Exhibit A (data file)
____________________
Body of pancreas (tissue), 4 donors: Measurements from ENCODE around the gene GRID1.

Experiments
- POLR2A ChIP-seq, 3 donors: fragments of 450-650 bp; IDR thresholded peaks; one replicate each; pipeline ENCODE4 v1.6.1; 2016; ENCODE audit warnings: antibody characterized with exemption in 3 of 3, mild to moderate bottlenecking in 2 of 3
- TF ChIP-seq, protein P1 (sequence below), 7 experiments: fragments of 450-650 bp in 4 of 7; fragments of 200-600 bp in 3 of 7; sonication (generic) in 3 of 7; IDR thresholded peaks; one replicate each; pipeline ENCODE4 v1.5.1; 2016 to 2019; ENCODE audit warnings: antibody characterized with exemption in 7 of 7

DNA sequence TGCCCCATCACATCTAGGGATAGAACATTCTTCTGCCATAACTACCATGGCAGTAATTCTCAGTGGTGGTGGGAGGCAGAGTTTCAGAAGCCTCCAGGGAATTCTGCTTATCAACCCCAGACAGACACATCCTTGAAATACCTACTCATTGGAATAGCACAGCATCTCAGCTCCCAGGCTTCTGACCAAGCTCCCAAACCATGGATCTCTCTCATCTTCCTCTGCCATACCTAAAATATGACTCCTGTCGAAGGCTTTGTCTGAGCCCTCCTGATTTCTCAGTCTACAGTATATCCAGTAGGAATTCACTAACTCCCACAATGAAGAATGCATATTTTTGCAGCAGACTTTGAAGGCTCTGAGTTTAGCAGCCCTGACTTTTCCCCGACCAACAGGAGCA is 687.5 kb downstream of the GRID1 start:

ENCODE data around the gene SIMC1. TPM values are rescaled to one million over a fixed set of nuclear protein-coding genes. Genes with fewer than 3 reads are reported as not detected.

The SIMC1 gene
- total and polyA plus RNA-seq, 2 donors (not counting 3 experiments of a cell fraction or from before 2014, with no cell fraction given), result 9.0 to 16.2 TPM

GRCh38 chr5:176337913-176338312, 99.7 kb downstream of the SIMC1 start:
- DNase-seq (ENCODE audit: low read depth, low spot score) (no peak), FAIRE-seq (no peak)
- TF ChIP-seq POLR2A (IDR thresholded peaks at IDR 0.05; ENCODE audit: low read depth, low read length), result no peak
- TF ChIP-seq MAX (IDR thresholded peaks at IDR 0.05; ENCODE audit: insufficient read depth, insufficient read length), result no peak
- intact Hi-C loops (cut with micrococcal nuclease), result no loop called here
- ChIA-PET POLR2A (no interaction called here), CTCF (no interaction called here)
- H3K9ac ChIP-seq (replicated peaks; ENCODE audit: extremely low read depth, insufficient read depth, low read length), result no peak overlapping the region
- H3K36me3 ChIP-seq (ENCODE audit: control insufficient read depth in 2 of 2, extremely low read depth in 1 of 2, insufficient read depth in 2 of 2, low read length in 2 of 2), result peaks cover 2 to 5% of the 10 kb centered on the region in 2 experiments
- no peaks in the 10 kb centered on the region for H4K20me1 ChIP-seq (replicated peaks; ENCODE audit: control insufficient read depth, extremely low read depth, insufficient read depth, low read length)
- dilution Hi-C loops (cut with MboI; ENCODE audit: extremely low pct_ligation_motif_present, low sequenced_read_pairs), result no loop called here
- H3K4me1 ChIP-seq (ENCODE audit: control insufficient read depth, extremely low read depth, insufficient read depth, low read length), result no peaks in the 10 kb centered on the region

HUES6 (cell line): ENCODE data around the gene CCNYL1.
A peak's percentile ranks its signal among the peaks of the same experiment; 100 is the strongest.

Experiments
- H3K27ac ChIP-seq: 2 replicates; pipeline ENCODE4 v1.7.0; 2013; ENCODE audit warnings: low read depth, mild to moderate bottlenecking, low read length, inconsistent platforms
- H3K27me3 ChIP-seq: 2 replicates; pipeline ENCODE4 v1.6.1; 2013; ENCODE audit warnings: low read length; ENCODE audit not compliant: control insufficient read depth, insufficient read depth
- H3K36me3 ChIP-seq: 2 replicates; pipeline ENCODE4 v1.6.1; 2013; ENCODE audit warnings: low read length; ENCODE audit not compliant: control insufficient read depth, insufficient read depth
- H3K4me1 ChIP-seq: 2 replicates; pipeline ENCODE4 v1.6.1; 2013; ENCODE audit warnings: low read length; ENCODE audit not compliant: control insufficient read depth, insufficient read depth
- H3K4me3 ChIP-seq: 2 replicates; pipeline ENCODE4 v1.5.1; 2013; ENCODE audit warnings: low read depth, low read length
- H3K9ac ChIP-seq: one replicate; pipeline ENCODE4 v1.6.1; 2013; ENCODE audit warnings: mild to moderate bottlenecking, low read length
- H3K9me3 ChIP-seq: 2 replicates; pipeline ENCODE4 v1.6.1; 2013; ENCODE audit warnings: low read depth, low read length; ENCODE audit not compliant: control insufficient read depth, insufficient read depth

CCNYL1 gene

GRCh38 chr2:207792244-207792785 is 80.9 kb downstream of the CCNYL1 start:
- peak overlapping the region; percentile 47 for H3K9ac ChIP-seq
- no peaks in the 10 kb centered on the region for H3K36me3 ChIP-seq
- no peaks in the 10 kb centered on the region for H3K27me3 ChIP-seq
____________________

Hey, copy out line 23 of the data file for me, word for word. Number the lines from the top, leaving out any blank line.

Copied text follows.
- H3K27ac ChIP-seq: 2 replicates; pipeline ENCODE4 v1.7.0; 2013; ENCODE audit warnings: low read depth, mild to moderate bottlenecking, low read length, inconsistent platforms